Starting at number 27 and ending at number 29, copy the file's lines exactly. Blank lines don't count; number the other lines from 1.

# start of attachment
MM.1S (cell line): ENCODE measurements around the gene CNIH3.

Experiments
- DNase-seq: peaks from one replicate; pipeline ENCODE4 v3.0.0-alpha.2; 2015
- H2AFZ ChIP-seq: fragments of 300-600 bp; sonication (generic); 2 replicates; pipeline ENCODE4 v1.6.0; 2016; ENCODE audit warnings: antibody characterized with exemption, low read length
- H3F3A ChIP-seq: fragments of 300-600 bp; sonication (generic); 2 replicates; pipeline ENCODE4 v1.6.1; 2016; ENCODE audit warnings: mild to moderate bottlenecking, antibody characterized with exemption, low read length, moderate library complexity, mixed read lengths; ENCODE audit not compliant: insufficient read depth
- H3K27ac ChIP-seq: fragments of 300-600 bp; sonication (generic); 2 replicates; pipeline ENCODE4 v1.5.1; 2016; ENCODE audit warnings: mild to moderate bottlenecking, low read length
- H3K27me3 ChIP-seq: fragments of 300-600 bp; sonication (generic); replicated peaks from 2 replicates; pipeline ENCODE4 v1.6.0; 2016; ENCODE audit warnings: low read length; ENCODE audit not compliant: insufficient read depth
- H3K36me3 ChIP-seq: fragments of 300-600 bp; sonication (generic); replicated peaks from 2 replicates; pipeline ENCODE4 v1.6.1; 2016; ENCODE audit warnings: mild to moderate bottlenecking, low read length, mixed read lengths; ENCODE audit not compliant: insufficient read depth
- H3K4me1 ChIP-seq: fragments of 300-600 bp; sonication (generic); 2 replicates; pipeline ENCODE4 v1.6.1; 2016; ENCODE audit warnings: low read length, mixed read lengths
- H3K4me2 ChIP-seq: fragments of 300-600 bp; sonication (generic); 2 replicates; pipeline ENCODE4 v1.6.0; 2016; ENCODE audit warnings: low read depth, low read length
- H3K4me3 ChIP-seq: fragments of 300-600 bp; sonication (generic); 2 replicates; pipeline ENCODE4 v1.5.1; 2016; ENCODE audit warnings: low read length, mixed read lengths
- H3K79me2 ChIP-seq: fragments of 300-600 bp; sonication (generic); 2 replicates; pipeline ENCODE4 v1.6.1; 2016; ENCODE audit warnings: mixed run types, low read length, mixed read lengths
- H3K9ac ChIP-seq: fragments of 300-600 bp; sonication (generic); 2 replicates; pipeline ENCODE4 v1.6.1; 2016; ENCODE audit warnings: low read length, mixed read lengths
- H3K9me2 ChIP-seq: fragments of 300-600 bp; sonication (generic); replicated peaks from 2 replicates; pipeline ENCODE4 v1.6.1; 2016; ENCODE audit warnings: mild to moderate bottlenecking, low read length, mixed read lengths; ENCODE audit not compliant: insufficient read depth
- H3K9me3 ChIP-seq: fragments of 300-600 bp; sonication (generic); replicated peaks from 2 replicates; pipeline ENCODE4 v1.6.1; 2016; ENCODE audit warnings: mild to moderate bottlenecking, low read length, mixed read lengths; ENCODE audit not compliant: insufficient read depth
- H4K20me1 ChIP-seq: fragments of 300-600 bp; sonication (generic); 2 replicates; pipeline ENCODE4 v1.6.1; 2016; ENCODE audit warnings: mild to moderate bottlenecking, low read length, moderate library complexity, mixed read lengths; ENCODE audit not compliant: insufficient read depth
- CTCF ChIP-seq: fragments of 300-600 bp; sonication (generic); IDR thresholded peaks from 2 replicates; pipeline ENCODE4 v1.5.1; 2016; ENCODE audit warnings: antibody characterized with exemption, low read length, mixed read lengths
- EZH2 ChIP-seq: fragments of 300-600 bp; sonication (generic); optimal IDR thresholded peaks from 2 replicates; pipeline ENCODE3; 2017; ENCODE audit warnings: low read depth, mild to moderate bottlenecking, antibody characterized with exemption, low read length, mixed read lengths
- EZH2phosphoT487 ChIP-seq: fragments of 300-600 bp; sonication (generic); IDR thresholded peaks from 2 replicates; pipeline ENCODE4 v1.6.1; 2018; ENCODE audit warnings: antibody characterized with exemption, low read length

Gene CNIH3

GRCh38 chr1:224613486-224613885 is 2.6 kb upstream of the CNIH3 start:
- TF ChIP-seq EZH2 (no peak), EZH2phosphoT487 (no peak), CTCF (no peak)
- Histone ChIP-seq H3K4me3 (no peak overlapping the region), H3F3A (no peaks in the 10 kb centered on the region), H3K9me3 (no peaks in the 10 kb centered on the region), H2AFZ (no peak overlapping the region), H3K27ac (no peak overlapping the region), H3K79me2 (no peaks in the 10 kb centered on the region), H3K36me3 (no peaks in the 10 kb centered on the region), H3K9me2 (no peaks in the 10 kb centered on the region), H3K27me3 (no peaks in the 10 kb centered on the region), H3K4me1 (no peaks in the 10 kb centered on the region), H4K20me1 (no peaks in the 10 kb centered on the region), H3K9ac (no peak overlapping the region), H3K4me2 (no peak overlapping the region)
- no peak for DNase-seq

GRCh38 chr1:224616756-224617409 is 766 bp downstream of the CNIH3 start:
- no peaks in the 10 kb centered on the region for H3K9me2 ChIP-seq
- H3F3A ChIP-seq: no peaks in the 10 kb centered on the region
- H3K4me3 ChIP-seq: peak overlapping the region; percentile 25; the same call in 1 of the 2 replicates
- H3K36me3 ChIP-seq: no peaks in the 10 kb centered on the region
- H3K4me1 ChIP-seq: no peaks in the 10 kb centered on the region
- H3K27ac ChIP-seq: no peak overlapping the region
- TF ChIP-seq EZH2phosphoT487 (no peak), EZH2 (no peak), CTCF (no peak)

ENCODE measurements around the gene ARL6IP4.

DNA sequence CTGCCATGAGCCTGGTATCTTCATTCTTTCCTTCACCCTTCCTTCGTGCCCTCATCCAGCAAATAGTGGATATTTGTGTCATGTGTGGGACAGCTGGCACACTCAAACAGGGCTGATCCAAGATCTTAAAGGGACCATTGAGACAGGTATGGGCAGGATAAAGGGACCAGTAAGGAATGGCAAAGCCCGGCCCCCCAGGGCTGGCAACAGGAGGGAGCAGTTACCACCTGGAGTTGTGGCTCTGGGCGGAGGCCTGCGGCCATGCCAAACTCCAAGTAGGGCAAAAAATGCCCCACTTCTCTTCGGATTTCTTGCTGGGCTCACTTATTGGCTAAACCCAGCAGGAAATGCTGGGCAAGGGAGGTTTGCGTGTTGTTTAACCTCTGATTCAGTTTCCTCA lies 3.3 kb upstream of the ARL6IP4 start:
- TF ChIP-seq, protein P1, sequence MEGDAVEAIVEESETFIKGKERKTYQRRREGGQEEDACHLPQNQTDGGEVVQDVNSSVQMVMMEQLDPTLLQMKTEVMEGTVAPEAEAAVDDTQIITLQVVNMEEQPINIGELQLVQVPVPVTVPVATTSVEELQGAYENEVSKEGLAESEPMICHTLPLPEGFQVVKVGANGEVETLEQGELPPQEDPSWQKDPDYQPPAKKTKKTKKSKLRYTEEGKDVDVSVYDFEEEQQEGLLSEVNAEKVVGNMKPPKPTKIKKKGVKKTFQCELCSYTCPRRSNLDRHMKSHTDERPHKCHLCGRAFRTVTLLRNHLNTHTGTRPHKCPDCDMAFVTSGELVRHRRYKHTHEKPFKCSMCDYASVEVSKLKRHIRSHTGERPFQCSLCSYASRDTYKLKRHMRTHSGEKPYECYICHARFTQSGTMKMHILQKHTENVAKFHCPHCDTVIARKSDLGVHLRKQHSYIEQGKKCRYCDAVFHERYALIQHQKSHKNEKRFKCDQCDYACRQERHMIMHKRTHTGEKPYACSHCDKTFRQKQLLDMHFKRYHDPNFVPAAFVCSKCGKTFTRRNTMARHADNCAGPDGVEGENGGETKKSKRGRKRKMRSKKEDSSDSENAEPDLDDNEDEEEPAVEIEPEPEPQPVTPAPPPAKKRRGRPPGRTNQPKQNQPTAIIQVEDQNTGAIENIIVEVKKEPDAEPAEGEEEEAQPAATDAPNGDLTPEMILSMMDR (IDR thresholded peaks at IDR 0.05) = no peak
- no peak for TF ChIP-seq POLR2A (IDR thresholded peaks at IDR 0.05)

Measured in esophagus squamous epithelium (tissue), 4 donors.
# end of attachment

- H3F3A ChIP-seq: no peaks in the 10 kb centered on the region
- H3K4me3 ChIP-seq: peak overlapping the region; percentile 25; the same call in 1 of the 2 replicates
- H3K36me3 ChIP-seq: no peaks in the 10 kb centered on the region